Ballantine, $5.99, ISBN 0-8041-1985-6
Historical Romance, 2004
This is the revised edition of the 1997 original published by Avon. I bought this one because I’ve misplaced my original 1997 edition. For a while though, I’m convinced that I’m reading a different book altogether, because while the plot is similar (and flimsy-thin) and the characters have the same names as the 1997 edition, that scene is missing. If you’ve read the original version, you know what scene I’m talking about, I’m sure. Nicole Jordan claims that this revised edition is the version she has always wanted to write, but she’s actually removed some of the more controversial elements of the 1997 edition.
What I’m trying to say is, this book will still push the hot buttons of readers that dislike majorly promiscuous heroes in their romance novels, but the revised edition will still be a more palatable book to these readers – the 1997 edition will make them lay square hard-boiled eggs if they are not careful.
Sabrina Duncan is a shy, mousy Scottish woman who is trust into laird Niall McLaren’s profligate life when she is wed to him due to a long-binding agreement between Sabrina’s father and Niall’s. As Niall treats her like dirt outside the bedroom, Sabrina manages to find time to bloom. Niall starts to find her hot and of course falls in love with her, but when he starts to do so, he sabotages the relationship in a truly stupid manner because remember, he’s the Man Slut of the Northern Hemisphere and he cannot fall in love.
The plot of The Lover is paper-thin and relies very heavily on scenes of Niall seducing the brain cells out of Sabrina to carry itself to the finish line. On the bright side, Sabrina is a generally intelligent woman when it comes to everything but Niall. With Niall, she is pure putty to the point that all he has to do to win her back is to shag her brains out. Okay, Nicole Jordan actually amps out Niall’s pleas for forgiveness to the point where he actually overdoes them and Niall becomes embarrassing, but Sabrina is too ready to say yes after he’s gotten into her pants. And I find that she lets him get into her pants way too easily after the denouement in their relationship.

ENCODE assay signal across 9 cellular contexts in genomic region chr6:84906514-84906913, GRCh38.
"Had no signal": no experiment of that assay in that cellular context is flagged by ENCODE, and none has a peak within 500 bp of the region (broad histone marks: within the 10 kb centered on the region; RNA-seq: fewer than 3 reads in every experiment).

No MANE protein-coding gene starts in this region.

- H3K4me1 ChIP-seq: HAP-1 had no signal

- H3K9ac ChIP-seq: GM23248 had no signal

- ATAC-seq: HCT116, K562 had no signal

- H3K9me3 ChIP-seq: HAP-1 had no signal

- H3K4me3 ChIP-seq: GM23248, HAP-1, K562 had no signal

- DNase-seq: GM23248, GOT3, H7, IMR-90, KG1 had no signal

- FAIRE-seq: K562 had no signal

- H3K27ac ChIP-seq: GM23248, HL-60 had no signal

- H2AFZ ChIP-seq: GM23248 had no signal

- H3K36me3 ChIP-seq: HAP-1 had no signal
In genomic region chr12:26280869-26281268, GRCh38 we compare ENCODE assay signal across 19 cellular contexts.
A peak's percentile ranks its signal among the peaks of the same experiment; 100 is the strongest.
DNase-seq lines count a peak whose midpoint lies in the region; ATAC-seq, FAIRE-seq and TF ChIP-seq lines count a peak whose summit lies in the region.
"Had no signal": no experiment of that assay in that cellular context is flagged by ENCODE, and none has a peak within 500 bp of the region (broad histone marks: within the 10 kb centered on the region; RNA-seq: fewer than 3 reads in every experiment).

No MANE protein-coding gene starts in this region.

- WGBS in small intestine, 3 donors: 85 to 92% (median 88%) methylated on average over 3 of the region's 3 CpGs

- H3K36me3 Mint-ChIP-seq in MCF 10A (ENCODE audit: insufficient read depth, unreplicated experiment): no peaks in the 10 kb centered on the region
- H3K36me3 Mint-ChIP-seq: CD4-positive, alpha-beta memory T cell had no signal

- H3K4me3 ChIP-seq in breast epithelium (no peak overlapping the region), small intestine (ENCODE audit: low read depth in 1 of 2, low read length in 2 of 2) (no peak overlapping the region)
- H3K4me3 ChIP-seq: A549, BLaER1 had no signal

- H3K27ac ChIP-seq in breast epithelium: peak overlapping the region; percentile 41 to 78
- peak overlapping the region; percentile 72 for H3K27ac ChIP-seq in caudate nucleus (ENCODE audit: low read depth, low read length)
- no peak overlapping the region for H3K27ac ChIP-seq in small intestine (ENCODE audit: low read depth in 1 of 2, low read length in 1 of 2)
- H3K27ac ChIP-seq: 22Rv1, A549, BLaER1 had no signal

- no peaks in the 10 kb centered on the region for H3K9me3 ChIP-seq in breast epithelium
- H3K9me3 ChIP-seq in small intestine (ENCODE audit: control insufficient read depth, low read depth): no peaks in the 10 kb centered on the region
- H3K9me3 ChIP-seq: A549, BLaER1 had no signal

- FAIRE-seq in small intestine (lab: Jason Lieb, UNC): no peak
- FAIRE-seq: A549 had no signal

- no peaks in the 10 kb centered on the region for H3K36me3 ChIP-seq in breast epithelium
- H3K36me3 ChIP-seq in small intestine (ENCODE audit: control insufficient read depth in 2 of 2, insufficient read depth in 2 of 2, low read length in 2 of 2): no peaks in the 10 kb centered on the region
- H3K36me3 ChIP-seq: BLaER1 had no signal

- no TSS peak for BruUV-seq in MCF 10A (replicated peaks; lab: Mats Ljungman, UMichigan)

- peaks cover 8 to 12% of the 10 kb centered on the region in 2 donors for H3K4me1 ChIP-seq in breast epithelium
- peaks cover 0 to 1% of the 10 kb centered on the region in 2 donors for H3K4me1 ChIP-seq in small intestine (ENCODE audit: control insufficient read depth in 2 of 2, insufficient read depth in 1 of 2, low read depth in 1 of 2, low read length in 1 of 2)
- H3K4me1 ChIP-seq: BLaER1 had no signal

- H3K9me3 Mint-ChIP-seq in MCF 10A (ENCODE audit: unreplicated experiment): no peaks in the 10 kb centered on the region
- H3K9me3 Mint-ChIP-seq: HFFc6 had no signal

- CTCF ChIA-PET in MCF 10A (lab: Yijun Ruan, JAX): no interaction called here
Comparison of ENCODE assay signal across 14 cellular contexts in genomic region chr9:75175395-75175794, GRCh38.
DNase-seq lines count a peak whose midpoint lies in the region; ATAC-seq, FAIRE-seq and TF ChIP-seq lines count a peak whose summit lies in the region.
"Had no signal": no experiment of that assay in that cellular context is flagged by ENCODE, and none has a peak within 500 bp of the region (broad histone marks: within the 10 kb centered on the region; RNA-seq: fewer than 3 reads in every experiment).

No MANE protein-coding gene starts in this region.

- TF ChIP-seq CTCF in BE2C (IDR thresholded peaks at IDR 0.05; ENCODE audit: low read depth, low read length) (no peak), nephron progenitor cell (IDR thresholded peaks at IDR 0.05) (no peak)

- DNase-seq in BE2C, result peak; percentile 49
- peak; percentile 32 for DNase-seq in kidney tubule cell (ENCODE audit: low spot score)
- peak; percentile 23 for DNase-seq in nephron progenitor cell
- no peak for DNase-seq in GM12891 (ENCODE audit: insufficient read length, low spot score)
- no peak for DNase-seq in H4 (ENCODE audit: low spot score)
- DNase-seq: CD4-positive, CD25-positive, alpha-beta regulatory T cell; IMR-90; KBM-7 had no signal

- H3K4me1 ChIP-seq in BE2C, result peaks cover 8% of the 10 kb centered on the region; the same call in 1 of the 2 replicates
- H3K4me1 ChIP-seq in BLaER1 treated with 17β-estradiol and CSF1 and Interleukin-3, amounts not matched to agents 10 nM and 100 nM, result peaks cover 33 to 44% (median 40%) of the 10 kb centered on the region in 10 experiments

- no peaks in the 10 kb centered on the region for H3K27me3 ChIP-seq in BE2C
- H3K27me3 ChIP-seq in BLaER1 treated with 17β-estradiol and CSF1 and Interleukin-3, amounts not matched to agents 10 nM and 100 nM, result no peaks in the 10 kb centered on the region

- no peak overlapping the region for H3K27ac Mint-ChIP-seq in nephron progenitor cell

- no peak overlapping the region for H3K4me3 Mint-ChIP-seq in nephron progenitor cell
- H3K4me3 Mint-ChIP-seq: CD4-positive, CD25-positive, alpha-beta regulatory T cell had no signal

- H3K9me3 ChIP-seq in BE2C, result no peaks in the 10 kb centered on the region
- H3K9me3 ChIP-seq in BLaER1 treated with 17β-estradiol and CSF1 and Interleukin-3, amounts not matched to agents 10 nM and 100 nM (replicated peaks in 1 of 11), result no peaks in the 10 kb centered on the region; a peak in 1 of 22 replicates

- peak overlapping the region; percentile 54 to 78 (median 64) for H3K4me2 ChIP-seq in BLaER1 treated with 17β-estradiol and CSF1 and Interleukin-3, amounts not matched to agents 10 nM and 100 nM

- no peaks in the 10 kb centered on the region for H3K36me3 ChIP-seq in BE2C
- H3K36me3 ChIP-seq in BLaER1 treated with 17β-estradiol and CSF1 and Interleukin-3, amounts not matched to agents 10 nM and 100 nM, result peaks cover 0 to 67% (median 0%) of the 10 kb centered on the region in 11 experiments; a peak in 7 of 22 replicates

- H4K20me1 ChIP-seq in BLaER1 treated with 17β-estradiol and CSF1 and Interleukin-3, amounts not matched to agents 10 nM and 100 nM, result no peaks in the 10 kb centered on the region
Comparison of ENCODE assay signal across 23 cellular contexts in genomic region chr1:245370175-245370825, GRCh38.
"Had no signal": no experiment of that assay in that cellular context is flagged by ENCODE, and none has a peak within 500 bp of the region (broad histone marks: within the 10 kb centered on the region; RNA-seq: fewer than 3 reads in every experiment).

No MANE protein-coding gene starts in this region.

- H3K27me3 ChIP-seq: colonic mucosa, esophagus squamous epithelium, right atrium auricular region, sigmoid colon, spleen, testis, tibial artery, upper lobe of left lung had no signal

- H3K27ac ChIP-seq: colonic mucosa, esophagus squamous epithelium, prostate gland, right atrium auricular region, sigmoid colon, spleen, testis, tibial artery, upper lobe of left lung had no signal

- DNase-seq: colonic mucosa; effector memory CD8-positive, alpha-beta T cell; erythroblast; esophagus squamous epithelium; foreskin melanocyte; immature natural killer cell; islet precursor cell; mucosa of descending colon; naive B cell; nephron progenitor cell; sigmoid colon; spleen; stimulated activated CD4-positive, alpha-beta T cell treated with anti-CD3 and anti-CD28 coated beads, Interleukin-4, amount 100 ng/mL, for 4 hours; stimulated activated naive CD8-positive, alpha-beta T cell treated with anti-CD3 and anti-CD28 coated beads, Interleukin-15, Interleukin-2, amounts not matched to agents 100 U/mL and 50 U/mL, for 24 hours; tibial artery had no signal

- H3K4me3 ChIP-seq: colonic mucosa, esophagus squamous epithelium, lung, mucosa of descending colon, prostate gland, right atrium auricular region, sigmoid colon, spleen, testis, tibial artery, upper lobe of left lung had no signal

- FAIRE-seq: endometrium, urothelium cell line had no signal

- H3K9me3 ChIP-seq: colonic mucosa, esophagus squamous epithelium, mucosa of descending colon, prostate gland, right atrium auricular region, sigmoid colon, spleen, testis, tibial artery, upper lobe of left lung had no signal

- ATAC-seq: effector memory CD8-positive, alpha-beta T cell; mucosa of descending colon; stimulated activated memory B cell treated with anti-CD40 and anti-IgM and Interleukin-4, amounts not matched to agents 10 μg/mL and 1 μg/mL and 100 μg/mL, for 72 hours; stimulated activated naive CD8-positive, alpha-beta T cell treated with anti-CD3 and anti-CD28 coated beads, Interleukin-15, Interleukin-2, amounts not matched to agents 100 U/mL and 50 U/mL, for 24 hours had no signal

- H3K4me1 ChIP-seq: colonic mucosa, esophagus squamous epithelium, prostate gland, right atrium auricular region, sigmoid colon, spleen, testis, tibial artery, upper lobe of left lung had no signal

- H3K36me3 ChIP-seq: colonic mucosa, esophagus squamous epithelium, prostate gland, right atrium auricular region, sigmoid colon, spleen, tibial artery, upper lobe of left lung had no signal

To be honest, I find it hard to care for a relationship that is so dependent on the hero taking his time to grow up and be a man instead of the overgrown boy that he is, because it is very difficult to invest my emotions in following a relationship where the man’s sole preoccupation in life is to follow the direction his erection is pointing him towards. When Niall starts acting like a petulant brat denied his candy because he can no longer stick his fingers into any honey pot he likes, so to speak, excuse me if I’m not exactly sympathetic to him. At the end of the day, I have no idea what Sabrina sees in him other than his bedroom prowess.
So why do I buy a replacement for my lost copy, you ask? Okay, if you don’t tell anyone, I’ll confess: I really like the love scenes here. Niall is the ultimate porn star – he stars in skanky and sweet sex scenes like the Energizer bunny that has twice the number of batteries than any average bunny and he makes a really good hero when I want a no-good down and dirty read starring a dissolute and utterly heartless bad boy who will shag a woman out of her senses and then dump her like dirt the next morning. Please don’t tell me that I am the only one who enjoys an occasional read like this! In fact, with that scene missing in the revised edition, much of the enjoyment I derive from The Lover is in fact diluted. After all, there’s nothing like a sleazy cuckold scene where the hero sleeps with the mistress outdoor while his wife watches in horrified fascination, and then he actually shags the mistress one more time as an encore and a bye-bye goodwill gesture to make this one a very average romance novel but a pretty good dirty story.
This revised edition doesn’t want to go all the way when it comes to low-down dirty no-good bastard behavior but at the same time, with its paper-thin plot and weak characterization, it doesn’t actually work any better than the original edition. In fact, without the sleazy fun of the original, The Lover doesn’t have much to boast of as a romance novel.
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